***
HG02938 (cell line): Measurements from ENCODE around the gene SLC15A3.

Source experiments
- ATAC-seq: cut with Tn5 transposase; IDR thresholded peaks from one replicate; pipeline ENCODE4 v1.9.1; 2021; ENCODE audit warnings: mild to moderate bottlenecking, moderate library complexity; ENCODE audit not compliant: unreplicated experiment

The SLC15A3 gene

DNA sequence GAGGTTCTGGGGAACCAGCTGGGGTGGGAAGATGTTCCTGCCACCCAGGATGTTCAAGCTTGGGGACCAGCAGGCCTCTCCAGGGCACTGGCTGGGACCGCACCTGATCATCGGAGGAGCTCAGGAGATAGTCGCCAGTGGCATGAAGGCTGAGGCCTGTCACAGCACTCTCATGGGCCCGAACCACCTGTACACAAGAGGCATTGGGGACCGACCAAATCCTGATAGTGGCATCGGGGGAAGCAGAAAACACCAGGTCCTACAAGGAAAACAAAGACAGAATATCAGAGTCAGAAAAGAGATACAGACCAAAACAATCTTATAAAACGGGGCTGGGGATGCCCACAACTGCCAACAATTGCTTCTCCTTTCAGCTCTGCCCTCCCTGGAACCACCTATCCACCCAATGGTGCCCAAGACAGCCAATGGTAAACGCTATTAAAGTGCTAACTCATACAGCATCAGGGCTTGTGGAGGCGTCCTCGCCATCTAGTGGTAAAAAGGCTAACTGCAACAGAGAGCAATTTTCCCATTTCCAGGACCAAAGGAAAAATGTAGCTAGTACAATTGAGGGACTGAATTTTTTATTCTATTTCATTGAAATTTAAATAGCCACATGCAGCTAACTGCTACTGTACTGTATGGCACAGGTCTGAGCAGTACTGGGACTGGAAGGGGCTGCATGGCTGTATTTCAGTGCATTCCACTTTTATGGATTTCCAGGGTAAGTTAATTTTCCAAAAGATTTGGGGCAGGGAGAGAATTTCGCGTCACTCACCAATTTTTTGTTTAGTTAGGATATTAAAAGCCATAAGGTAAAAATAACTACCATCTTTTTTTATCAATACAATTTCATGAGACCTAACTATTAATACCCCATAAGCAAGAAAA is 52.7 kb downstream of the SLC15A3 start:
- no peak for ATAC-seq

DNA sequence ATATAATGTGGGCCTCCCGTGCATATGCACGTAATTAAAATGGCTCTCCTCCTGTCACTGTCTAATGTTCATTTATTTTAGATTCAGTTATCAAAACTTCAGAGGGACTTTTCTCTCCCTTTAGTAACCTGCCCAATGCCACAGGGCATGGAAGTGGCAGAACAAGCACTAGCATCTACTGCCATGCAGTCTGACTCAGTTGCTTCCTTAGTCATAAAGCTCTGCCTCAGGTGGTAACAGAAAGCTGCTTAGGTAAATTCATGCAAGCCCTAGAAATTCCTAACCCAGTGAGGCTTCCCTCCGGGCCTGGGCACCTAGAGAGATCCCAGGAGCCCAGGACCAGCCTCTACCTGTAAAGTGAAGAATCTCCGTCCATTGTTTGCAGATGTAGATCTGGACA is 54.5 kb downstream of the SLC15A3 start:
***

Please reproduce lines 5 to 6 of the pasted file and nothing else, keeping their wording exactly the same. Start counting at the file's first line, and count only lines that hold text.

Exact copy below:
DNA sequence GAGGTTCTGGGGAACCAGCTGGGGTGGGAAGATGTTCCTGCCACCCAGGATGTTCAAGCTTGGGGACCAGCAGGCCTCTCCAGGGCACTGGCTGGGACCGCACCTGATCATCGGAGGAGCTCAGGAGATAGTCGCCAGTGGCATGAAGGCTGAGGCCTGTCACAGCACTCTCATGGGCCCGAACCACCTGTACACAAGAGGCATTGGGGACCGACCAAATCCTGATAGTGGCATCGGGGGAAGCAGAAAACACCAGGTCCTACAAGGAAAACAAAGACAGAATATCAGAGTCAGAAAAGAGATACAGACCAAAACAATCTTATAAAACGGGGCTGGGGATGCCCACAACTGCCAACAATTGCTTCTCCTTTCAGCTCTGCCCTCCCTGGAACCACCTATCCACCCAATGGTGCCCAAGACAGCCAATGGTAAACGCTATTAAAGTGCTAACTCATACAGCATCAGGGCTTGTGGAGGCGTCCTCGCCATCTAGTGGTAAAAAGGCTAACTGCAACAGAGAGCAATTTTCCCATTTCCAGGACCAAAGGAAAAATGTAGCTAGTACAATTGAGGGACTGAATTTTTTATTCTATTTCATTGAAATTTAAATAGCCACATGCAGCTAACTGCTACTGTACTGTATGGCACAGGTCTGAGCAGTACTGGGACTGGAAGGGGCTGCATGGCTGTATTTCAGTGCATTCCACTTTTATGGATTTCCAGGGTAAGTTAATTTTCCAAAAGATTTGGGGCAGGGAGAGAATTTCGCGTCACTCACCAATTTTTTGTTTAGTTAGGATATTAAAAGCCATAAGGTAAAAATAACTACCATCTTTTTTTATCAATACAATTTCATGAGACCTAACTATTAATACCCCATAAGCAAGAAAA is 52.7 kb downstream of the SLC15A3 start:
- no peak for ATAC-seq